bryton rider 420 and 320 comparison

In practice, the only thing differentiating the Rider 320 is the lack of breadcrumb-style navigation found on the 420. While I definitely use the turn by turn nav from time to time, it’s really only for when I’m trying a new route for the first time in an unfamiliar area. If it’s not a feature you need or use already, you might do just fine without it and save a few bucks over the 420.

Other than the lack of navigation, the two units function exactly the same. I’m told the 420 will have a new firmware update soon with additional features, in which case I’ll update here.

bryton rider 320 mounted on ritchey road logic
Shown here with an out-front mount (not stock).

Conclusion

PROS: Simple and inexpensive cycling GPS computer with a lot of available data and long battery life. Retains nearly all features from the Bryton Rider 420.

CONS: Some Bluetooth connectivity issues. Seems a bit spartan compared to flashier (and more expensive) apps/units from competitors. Would be great if an out-front mount was included!!

Pretty much everything I said about the Bryton Rider 420 applies for the Rider 320 as well. If you want straight up, no nonsense cycling data and standard ANT+/BLE accessory compatibility, and don’t frequently require turn by turn navigation, the Bryton Rider 320 is a solid, affordable option.

For the same functionality, but with navigation included, check out the Bryton Rider 420.

You can get the Bryton Rider 320 unit here, or the full package with included sensors here.

If you found our Bryton Rider 320 review useful, please consider supporting us by clicking our Amazon links! Also, check out our latest business project, PRAKTICALA BIKE! Any questions or feedback? Leave a comment below!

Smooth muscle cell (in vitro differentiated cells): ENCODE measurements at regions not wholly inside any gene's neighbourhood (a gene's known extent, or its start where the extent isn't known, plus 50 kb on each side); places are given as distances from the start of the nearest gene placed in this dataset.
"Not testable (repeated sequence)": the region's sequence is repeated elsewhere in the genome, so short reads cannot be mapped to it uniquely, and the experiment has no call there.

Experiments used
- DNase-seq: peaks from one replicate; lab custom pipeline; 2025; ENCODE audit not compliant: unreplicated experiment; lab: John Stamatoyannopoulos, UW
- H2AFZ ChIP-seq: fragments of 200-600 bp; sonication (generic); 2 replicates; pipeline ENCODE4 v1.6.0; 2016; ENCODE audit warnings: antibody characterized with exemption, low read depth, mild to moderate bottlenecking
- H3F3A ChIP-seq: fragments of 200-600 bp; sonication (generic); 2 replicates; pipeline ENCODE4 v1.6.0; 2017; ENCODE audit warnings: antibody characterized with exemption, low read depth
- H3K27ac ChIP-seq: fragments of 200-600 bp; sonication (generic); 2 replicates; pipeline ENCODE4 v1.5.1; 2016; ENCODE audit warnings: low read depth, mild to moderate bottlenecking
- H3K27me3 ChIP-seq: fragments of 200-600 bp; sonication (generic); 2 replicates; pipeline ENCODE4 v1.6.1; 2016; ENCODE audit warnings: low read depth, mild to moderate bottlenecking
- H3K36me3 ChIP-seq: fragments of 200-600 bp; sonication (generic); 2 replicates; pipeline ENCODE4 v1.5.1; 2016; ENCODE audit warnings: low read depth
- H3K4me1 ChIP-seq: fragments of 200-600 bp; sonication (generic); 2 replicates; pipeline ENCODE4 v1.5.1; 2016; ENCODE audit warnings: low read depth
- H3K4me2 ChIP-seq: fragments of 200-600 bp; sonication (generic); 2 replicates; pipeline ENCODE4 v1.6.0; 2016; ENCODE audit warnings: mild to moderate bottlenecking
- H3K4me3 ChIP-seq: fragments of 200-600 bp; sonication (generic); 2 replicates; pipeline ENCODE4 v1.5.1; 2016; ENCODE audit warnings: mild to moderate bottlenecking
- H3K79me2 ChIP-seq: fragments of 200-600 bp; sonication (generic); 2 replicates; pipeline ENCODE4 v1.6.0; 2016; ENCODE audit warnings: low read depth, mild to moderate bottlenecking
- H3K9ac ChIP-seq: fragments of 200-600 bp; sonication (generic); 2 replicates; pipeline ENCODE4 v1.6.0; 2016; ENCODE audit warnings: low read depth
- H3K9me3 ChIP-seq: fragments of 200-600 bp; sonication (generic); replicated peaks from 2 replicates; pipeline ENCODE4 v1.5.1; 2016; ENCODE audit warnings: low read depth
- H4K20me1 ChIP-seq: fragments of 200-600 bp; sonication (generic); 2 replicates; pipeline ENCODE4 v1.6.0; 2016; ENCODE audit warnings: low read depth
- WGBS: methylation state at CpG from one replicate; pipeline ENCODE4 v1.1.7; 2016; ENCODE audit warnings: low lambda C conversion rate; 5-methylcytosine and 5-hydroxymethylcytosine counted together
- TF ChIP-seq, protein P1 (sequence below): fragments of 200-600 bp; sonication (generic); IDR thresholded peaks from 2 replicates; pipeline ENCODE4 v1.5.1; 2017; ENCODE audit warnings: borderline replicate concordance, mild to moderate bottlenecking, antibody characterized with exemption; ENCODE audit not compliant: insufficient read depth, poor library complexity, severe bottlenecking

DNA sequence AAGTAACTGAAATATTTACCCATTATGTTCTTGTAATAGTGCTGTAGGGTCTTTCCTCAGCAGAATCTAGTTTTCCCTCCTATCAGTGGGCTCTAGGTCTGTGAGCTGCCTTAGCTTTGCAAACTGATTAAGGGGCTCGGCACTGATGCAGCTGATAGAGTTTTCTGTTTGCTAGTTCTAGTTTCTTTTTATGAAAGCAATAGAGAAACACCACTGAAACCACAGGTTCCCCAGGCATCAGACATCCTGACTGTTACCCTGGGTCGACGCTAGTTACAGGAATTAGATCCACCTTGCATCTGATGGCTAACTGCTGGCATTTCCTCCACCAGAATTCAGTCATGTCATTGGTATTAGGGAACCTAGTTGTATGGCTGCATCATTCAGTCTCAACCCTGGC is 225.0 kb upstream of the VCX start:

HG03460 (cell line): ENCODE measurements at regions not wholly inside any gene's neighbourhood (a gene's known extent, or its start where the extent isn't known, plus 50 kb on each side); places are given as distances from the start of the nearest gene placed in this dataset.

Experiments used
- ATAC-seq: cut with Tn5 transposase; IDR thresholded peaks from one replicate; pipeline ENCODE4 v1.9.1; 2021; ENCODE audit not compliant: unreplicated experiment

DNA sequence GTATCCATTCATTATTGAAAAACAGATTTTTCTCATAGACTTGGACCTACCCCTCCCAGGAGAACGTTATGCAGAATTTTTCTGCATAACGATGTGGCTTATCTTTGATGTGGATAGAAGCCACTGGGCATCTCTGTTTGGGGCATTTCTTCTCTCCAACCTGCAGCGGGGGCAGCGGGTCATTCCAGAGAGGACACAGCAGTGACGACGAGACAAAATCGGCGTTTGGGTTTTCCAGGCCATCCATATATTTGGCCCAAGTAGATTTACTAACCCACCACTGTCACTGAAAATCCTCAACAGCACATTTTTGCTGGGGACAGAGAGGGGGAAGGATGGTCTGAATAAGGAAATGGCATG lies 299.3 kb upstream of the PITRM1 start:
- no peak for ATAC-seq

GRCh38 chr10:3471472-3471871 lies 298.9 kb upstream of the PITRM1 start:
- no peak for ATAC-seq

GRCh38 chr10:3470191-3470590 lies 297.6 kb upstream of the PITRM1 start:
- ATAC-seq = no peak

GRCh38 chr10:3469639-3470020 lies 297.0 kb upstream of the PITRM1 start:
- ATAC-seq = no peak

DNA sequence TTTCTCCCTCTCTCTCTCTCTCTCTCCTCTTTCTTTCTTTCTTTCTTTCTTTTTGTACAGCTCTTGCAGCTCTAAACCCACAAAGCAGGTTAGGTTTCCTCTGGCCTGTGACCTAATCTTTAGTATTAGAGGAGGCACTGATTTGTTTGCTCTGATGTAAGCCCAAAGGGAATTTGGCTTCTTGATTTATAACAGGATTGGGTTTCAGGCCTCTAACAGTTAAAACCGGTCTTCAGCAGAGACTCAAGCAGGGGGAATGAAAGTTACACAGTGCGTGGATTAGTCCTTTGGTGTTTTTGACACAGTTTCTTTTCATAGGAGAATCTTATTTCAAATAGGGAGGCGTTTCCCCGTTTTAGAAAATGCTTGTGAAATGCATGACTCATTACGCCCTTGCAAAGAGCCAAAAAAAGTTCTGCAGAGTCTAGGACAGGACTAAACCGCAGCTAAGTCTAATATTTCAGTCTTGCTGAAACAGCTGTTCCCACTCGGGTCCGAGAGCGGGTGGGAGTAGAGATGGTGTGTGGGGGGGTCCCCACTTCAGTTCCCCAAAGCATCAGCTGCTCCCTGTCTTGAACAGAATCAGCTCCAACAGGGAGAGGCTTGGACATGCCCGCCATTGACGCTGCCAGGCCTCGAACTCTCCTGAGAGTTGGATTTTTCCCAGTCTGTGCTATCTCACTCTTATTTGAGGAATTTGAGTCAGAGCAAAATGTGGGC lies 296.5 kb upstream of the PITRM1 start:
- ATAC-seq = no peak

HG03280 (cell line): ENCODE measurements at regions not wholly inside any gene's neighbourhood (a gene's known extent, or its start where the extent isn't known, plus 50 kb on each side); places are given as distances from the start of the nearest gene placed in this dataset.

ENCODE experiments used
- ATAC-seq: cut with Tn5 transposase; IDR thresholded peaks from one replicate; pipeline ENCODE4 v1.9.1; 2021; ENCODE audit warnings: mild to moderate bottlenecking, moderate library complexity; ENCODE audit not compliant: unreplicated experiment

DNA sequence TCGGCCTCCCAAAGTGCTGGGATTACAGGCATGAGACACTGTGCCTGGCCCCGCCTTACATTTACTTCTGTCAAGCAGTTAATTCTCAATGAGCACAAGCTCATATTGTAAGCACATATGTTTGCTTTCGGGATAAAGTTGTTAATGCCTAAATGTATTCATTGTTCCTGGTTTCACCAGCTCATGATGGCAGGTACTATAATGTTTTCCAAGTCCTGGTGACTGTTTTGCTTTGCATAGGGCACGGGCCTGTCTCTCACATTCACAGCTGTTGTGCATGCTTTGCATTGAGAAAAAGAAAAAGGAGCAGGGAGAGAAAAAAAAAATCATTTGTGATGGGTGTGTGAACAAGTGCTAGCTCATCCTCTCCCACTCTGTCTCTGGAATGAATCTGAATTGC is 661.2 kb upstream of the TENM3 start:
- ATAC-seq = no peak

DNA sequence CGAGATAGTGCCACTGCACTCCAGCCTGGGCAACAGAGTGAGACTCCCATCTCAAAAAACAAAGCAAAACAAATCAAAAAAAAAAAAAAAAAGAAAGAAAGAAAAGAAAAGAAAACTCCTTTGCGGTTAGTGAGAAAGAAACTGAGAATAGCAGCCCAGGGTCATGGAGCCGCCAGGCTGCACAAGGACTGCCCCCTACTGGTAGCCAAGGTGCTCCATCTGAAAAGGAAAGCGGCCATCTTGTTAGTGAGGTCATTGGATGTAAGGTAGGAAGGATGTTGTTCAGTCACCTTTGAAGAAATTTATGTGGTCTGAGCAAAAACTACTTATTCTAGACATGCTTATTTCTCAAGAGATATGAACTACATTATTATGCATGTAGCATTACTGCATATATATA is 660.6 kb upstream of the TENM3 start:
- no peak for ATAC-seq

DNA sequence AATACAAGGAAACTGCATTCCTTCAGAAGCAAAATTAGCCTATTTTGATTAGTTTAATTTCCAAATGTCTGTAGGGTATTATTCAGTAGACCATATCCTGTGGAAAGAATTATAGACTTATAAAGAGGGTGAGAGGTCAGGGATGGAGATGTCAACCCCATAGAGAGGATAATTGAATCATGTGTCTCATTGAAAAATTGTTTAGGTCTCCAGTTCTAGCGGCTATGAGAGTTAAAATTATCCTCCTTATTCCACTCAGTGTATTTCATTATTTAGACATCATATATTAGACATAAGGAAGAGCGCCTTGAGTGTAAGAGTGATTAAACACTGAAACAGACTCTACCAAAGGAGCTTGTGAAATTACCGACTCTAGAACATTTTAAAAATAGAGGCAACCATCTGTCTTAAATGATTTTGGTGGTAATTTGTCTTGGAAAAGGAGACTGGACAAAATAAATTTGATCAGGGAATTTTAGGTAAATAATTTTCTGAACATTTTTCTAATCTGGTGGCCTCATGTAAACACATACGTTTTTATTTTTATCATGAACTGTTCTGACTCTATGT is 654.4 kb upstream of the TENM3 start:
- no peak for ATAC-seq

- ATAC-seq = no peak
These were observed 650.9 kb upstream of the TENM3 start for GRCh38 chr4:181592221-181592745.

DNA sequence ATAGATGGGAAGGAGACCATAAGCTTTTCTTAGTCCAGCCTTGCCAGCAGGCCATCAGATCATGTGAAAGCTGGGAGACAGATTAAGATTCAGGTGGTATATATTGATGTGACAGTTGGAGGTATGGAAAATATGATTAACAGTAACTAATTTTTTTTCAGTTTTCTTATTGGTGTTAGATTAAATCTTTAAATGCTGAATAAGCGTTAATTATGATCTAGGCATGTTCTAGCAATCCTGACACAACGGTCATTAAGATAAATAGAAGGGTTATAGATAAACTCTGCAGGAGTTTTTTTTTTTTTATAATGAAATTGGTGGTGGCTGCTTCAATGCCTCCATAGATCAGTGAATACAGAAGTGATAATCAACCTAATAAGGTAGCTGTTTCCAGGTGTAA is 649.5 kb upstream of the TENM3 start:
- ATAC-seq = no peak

Bryton Rider 420 Review

bryton rider 420 review

Over the last few years I’ve field tested both the Bryton Rider 310 and Rider 410 GPS cycling computers, logging thousands of miles on each. Bryton sent me their latest Rider 420 unit, which I’ve tested over the last few weeks. Read our full Bryton Rider 420 review below!

Continue reading Bryton Rider 420 Review

Bryton Rider 410 GPS Review

bryton rider 410 gps review

EDIT: I’ve tested the updated Bryton Rider 420! Read the review.

Last year I tested the Bryton Rider 310 bike computer, with positive overall results. I’ve logged over 2,000 miles on it and it still performs great!

Bryton recently released their new and improved Rider 410. After two weeks of field testing, our Bryton Rider 410 GPS review is in! Keep reading for the whole scoop!

Continue reading Bryton Rider 410 GPS Review

Bryton Rider 310 Review – Budget GPS Bike Computer!

bryton rider 310 review

EDIT: I’ve since tested the Bryton Rider 410 and the Bryton Rider 420! Read those reviews here, and here.

For cyclists, a bike computer not only tracks your route, but compiles ride data to help you train and improve.

Unfortunately, a basic Garmin costs upwards of a hundred bucks – even more if it performs anything beyond rudimentary tasks. For the budget-conscious layperson, it can be hard to justify that expense for an activity that is supposed to be, you know, free.

A company called Bryton offers much less expensive GPS bike computers than the big-name competition. But are they any good? Check out our Bryton Rider 310 review below!

Continue reading Bryton Rider 310 Review – Budget GPS Bike Computer!